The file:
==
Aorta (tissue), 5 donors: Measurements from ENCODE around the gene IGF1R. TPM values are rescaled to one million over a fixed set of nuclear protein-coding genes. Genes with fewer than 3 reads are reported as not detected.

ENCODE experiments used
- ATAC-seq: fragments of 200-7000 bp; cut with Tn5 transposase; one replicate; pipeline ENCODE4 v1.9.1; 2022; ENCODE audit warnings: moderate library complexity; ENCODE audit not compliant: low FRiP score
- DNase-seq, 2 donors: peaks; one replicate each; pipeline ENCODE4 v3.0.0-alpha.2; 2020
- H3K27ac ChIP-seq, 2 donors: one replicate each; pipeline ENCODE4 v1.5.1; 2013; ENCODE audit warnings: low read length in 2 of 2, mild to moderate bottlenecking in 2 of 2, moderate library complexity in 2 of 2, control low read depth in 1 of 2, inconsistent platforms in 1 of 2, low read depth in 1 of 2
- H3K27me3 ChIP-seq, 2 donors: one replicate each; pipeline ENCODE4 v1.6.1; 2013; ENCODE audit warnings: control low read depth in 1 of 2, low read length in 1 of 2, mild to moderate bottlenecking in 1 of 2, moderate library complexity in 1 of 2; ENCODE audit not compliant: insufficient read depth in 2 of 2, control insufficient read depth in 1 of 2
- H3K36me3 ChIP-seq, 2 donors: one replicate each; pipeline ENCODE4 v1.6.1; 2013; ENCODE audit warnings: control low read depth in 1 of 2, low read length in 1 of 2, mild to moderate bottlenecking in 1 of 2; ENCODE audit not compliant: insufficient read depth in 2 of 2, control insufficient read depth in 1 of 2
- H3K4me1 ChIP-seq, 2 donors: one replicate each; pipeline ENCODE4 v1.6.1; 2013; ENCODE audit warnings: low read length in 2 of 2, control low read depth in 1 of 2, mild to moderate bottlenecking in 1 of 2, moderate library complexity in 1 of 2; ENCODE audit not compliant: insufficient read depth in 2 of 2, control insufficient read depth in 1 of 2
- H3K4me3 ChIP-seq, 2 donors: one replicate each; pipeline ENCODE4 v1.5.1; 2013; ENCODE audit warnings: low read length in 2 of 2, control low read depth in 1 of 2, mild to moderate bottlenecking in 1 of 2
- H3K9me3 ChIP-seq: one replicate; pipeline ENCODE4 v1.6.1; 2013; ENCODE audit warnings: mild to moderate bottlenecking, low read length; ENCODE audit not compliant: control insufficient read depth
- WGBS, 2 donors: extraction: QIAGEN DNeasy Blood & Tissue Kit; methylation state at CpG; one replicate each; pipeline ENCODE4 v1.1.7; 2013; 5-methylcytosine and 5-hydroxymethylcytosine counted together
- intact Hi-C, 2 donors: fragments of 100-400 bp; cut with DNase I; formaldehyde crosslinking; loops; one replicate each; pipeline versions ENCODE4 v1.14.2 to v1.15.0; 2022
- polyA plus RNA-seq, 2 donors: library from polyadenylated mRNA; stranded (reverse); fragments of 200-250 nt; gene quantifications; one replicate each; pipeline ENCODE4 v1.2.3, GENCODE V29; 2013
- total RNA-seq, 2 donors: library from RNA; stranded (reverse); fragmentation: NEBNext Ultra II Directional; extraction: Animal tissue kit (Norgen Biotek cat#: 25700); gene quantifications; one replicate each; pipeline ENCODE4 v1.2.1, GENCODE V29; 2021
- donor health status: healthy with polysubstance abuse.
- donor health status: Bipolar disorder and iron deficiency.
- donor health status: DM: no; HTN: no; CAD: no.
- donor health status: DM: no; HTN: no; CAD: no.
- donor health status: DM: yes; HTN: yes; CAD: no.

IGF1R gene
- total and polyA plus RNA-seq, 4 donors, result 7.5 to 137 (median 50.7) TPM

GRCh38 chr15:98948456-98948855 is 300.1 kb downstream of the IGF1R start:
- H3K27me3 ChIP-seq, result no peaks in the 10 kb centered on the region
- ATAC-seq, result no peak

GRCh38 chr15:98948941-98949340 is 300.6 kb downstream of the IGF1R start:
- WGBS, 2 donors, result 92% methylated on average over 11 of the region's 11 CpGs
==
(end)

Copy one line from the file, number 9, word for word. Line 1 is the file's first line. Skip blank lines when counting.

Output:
- H3K4me3 ChIP-seq, 2 donors: one replicate each; pipeline ENCODE4 v1.5.1; 2013; ENCODE audit warnings: low read length in 2 of 2, control low read depth in 1 of 2, mild to moderate bottlenecking in 1 of 2